Drexel dragonThe Math ForumDonate to the Math Forum



Search All of the Math Forum:

Views expressed in these public forums are not endorsed by Drexel University or The Math Forum.


Math Forum » Discussions » Inactive » Historia-Matematica

Topic: [HM] question about term "normal"
Replies: 13   Last Post: Dec 7, 2006 4:19 PM

Advanced Search

Back to Topic List Back to Topic List Jump to Tree View Jump to Tree View   Messages: [ Previous | Next ]
William C Waterhouse

Posts: 655
Registered: 12/3/04
Re: [HM] question about term "normal"
Posted: Oct 23, 2006 4:27 PM
  Click to see the message monospaced in plain text Plain Text   Click to reply to this topic Reply


On Mon, 16 Oct 2006, judith grabiner <jgrabine@pitzer.edu>
passed on the following question:
>
> A colleague has asked me the following:
>
> Someone said that some digits
> were "normally" distributed when he clearly meant
> "uniform." And when I say that, I mean that he used the two terms
> incorrectly according to my "statistician's"
> vocabulary. However, he has pointed out
> to me (see below) that Number Theorists actually do use "normally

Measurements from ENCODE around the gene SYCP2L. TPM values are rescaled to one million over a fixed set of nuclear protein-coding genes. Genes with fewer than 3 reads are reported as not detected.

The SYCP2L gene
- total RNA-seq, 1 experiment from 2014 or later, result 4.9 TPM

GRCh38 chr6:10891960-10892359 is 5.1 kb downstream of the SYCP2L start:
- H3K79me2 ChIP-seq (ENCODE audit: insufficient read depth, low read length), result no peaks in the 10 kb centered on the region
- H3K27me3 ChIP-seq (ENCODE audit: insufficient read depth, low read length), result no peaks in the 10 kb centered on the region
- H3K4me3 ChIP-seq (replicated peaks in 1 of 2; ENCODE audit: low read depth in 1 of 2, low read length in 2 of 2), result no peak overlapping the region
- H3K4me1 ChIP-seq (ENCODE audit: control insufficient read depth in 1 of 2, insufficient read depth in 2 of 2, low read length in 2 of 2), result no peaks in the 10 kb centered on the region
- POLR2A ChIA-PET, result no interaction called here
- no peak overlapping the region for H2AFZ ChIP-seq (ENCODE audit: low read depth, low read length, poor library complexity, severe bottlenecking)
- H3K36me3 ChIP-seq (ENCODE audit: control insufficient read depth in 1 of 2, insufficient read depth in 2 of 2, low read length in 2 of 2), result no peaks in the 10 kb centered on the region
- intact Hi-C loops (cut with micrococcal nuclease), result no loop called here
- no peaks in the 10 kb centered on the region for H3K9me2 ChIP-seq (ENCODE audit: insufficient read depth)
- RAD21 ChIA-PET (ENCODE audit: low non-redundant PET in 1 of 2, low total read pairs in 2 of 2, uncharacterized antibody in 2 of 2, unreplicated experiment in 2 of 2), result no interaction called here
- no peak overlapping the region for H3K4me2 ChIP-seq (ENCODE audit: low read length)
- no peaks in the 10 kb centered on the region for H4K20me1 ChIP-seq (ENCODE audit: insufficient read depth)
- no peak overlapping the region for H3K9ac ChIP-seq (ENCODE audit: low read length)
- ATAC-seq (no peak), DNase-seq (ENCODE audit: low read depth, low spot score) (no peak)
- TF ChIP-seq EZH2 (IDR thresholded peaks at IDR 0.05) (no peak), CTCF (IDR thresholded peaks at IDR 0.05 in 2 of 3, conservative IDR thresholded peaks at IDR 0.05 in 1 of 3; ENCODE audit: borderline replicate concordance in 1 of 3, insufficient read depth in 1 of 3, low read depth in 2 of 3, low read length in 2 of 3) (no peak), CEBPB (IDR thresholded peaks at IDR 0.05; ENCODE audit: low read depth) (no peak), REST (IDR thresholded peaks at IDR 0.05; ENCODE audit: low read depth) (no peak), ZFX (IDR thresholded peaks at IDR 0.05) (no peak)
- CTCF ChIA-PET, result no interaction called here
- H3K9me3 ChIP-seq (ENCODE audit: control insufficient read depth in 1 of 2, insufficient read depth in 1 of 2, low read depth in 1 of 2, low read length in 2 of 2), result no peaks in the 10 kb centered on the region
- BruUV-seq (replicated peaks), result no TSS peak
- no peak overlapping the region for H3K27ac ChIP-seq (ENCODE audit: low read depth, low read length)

> distributed" to mean "uniform":
> http://mathworld.wolfram.com/NormalNumber.html
> The term "normal" is clearly inappropriate in this
> situation (i.e. the number theorists are really talking about uniform
> distributions).
> Does anyone know the history about why, or
> who came first?
>
> Thanks,
> Judith Grabiner
>


I think there is a slight confusion here. Emile Borel
(according to Hardy and Wright) introduced the term
"normal number" in 1909, proving that the non-normal
numbers were a set of Lebesgue measure zero. So we
can speak of normal numbers, or the normality of a
number; but this is not the same as a "normal
distribution" of digits (whatever that might mean).
Note that the website mentioned does not use the phrase
"normally distributed."


There are also many other uses of "normal" in
mathematics: normal vectors to surfaces, normal
subgroups, normal complex matrices, and so on.
Clearly confusion is bound to be normal.


William C. Waterhouse
Penn State




Point your RSS reader here for a feed of the latest messages in this topic.

[Privacy Policy] [Terms of Use]

© Drexel University 1994-2014. All Rights Reserved.
The Math Forum is a research and educational enterprise of the Drexel University School of Education.